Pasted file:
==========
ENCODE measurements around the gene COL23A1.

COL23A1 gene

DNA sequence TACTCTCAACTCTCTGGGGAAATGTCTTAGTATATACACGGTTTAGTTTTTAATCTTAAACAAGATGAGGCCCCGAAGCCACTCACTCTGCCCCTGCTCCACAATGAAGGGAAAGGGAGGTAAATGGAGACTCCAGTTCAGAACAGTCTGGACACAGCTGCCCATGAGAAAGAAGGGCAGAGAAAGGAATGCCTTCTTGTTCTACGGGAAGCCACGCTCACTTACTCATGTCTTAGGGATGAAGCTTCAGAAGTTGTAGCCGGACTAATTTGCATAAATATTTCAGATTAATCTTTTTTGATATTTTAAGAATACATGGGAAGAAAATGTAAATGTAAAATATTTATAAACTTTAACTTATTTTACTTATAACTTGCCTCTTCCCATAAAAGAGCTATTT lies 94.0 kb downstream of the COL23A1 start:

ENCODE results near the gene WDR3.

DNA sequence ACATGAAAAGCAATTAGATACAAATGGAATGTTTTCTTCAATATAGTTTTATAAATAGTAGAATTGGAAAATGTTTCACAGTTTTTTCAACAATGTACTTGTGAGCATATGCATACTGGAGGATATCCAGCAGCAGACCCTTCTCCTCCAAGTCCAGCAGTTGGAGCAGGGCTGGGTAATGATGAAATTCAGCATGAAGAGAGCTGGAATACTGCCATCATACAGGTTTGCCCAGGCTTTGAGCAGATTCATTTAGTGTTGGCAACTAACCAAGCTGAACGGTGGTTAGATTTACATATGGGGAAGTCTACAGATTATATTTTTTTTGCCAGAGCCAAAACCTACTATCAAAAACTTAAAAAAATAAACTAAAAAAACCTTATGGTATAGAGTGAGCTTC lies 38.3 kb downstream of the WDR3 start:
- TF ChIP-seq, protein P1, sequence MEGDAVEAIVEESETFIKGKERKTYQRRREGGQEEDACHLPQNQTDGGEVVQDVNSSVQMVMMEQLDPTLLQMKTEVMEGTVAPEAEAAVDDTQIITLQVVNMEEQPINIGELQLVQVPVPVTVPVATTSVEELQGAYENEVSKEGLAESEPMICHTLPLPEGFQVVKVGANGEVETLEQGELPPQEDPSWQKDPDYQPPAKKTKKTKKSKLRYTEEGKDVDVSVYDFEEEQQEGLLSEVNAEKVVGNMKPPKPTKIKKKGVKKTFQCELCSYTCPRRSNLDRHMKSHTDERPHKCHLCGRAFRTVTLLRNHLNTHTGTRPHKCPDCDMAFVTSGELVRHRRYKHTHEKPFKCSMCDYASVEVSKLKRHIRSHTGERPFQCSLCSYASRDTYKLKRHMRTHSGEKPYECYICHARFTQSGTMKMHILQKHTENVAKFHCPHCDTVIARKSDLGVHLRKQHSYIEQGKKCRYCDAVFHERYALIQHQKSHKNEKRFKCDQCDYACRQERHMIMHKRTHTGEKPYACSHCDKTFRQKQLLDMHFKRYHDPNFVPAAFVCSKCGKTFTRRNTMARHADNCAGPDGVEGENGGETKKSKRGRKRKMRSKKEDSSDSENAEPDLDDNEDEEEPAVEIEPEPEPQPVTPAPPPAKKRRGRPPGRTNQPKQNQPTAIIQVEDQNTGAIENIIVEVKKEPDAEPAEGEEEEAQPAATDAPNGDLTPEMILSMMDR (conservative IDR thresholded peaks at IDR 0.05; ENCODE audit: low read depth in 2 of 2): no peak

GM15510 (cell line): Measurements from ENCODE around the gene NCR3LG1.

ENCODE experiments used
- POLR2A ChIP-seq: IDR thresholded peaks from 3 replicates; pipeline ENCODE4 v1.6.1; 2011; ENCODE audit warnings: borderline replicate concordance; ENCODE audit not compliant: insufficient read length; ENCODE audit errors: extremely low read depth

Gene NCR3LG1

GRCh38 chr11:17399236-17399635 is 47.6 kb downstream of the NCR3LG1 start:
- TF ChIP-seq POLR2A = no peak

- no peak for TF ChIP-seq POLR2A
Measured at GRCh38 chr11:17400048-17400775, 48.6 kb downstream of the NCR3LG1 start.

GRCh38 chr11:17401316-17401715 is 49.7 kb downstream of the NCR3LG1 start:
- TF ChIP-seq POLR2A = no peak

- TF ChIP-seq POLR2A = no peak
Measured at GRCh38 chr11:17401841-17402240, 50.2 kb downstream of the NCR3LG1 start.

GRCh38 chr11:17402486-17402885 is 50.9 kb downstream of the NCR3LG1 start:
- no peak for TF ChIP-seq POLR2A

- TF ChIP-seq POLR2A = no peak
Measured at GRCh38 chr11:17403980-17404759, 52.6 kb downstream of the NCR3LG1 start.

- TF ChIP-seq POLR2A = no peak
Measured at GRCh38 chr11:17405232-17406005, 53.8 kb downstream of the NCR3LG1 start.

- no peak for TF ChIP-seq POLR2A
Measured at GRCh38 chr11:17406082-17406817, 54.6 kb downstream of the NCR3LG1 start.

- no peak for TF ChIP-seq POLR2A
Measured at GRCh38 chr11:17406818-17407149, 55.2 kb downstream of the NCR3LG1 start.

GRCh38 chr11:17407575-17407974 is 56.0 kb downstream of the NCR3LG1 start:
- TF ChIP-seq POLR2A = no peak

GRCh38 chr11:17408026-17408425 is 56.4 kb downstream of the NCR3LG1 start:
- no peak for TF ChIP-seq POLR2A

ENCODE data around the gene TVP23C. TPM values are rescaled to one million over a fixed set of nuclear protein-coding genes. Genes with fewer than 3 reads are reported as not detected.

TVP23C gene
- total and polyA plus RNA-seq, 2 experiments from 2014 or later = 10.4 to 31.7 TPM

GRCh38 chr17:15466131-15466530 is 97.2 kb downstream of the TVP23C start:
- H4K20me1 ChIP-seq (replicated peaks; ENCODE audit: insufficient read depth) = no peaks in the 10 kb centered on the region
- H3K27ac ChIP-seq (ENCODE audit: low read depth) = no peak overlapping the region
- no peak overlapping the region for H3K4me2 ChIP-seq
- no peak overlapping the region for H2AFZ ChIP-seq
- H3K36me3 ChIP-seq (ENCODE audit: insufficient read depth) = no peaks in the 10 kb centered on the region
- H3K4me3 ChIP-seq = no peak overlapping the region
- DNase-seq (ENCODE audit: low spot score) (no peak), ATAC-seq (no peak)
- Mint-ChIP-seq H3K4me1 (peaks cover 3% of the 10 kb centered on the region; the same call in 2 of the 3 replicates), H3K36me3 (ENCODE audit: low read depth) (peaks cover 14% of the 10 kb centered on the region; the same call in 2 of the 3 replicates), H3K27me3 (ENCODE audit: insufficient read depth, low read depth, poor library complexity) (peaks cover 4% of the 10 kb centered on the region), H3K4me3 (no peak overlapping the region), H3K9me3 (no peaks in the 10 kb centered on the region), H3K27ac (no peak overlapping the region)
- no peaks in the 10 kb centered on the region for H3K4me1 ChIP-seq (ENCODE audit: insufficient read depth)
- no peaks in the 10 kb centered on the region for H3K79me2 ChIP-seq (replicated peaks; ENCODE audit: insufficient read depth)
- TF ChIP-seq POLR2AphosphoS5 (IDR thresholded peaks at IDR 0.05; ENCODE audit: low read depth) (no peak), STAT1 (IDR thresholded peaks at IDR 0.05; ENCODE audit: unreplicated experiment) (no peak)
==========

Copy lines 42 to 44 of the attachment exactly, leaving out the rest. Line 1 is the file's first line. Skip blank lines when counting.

- H3K4me3 ChIP-seq = no peak overlapping the region
- DNase-seq (ENCODE audit: low spot score) (no peak), ATAC-seq (no peak)
- Mint-ChIP-seq H3K4me1 (peaks cover 3% of the 10 kb centered on the region; the same call in 2 of the 3 replicates), H3K36me3 (ENCODE audit: low read depth) (peaks cover 14% of the 10 kb centered on the region; the same call in 2 of the 3 replicates), H3K27me3 (ENCODE audit: insufficient read depth, low read depth, poor library complexity) (peaks cover 4% of the 10 kb centered on the region), H3K4me3 (no peak overlapping the region), H3K9me3 (no peaks in the 10 kb centered on the region), H3K27ac (no peak overlapping the region)